Cook Inlet meeting to kick off with new faces, old grudges
The Alaska Board of Fisheries has a full plate for its triennial Upper Cook Inlet finfish meeting beginning Feb. 23 and running through March 3 in Anchorage.
The board will look quite different with three new members since the last meeting and so does the fishery after three years of restriction, tight markets, lawsuits, and accusations of disregarding the best science that revolve around the board decisions at its last Upper Cook Inlet meeting in 2014.
Chinook, or king, salmon stocks on the Kenai River and around the state started to plummet in the late 2000s, and in 2014, the Board of Fisheries approved paired restrictions directing the Alaska Department of Fish and Game had to take certain actions when the Kenai king fishery was restricted, including limiting commercial fishing time.
Sport representatives generally thought it fair to share the burden of conservation, while commercial fishermen said it hit them harder than the sportfishermen.
This year, nearly 200 proposals from commercial, sport and subsistence fishermen will try to overhaul entire fishery management plans, revise escapement goals, expand or contract fishing areas and openings hours, add or remove new gear types and in general try to open up more fishing opportunity for each respective group.
Commercial harvests decline since 2014
The situation in the Kenai River doesn’t seem quite as dire as in 2014, when king salmon runs were at a low point.
King salmon show signs of being on the rebound throughout some of the state, but Cook Inlet commercial sockeye harvests will be as low as they’ve been in 15 years in 2017, if ADFG predictions are accurate. Area managers have already said that the season will be much more restrictive for the commercial fleet and all sockeye users should expect tighter rules if the run is as small as forecast.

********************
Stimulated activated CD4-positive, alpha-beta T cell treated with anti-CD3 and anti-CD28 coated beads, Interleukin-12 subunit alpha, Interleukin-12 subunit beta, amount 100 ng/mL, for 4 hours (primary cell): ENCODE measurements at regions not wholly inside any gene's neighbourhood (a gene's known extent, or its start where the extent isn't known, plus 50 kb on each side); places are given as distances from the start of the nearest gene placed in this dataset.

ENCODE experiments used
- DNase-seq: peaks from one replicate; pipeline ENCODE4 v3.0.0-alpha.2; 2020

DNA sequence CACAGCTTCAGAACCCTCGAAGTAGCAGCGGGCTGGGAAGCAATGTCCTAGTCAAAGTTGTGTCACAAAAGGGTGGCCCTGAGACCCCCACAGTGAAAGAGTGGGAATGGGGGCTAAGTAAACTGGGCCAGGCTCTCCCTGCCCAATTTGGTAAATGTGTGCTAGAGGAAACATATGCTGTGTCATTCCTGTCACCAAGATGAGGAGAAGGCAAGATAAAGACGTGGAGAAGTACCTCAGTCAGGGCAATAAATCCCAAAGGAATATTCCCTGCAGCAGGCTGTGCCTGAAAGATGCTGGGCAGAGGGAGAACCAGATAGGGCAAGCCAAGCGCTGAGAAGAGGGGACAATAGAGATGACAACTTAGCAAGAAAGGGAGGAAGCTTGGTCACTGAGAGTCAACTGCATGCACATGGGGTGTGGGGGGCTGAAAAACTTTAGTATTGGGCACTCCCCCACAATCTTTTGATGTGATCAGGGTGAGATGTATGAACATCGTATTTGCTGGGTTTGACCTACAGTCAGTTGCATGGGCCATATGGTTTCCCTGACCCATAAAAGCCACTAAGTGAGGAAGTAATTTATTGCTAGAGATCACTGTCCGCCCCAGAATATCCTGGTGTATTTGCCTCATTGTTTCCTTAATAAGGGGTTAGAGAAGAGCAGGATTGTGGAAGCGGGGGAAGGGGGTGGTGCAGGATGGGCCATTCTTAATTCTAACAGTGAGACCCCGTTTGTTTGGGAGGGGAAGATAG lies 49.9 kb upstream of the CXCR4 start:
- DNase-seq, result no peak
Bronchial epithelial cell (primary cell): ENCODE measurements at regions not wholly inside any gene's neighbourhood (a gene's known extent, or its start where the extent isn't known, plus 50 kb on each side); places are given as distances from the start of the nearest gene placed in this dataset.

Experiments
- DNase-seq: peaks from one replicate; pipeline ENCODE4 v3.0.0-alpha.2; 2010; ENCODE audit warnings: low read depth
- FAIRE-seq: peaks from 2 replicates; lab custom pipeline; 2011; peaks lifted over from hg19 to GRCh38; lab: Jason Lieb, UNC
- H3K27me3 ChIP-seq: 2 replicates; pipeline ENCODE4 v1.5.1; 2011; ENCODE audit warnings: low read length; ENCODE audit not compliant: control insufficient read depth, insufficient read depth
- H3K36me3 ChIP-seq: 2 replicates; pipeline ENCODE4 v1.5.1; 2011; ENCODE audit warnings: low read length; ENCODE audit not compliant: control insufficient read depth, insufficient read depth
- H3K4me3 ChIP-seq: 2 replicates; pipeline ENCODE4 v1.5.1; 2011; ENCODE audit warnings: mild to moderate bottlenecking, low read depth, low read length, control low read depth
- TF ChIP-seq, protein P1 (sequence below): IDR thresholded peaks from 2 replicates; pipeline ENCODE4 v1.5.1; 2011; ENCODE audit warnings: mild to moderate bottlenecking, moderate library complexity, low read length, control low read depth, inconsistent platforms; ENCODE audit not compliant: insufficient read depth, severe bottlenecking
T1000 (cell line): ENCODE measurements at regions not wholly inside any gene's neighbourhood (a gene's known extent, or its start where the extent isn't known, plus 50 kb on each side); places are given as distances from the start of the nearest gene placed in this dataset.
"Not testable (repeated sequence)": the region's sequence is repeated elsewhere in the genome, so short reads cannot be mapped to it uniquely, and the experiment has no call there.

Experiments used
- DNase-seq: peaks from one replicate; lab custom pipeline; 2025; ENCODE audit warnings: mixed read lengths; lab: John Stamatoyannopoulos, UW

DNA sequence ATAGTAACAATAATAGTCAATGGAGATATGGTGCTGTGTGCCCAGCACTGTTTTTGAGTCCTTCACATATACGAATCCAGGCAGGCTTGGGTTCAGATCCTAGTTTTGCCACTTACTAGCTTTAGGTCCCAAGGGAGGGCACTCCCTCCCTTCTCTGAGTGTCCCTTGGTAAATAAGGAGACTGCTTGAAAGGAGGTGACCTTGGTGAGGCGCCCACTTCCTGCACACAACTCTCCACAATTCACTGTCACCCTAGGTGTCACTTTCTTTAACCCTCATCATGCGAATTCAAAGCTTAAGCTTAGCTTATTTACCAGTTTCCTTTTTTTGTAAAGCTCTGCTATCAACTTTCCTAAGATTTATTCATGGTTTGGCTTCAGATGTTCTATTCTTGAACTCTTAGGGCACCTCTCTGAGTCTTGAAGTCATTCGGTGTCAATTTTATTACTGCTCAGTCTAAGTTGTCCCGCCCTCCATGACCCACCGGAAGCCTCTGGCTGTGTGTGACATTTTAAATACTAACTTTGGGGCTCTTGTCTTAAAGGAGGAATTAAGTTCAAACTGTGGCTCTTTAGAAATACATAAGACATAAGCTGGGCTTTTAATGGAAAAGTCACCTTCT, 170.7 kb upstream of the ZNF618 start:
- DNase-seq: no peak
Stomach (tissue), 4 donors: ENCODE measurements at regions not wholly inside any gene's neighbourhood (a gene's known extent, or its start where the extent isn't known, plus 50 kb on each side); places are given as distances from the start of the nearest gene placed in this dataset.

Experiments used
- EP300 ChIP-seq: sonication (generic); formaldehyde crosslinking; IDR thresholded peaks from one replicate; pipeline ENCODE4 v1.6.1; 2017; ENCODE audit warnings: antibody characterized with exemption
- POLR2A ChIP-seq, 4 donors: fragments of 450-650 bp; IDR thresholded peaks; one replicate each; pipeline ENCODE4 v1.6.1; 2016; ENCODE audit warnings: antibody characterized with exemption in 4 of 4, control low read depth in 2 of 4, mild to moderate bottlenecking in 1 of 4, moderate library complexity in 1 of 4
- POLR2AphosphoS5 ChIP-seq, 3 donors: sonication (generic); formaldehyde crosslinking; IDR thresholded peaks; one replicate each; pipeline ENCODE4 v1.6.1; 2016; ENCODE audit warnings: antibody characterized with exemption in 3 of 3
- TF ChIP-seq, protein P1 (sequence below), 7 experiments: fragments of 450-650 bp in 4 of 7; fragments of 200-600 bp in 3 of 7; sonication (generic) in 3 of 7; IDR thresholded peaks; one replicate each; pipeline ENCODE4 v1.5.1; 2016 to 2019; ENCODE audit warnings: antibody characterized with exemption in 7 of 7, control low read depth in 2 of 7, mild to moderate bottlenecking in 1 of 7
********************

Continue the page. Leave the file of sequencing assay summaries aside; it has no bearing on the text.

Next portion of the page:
In 2014, 2015, and 2016, commercial sockeye fishermen cried foul over “foregone harvest” — fish they wanted to catch and sell but couldn’t due to the paired restrictions.
Over the last three years, the commercial harvest of all five species of salmon in Upper Cook Inlet has been consistent at just more than 3 million fish per year. However that is about 1 million less than the 1966-2012 average of 4.1 million salmon per year.
The management on the Kenai and Kasilof rivers needs adjusting, according to more than a dozen proposals seeking to modify or entirely repeal their respective sockeye salmon management plans.
Some proposals want to get rid of key management measurements, while others want to add more.
Upper Cook Inlet drift fishermen are trying to erase management that ties their openings to the run sizes of Susitna River-bound coho salmon and Kenai River and Kasilof River sockeye salmon.
The Central Peninsula Fish and Game Advisory Committee is proposing some of the same ideas put forth by the United Cook Inlet Drift Association.
The proposals criticize the current regulations as too restrictive. Several variations submitted say much of the same thing — the drift fishery should be more flexible with windows of allowable fishing time.
Chilling board politics
Commercial and sport fishermen throughout Upper Cook Inlet have laundry lists of complaints, but this year the tone may be different than in 2014.
The board itself has changed substantially in membership since the last meeting, not only in people but in representativeness. The long-held idea dedicated user group or geographic seats was undone when Gov. Bill Walker was able to fill three spots in 2016, a year after removing sportfishing advocate Karl Johnstone as chair.
Over the last 20 years, the seven-member Board of Fisheries has typically struck an informal balance among user groups by having three commercial fishermen, three sportfishermen, and one subsistence fishermen.
Alaska law does not mandate geographic balance, but that was part of the Legislature’s rationale in 2015 when rejecting Kenai area habitat advocate Robert Ruffner by one vote after sportfishing groups organized against him for alleged sympathies to commercial fishing and the fact he does not live in Anchorage.
This year, the board only has two commercial fishermen, vice-chair Sue Jeffrey and chair John Jensen, one sportfishing loge owner, Reed Morisky, and one subsistence fisherman, Orville Huntington.
It also welcomes three newcomers — Alan Cain, Israel Payton, and Ruffner, who was confirmed on his second appointment by Walker in 2016.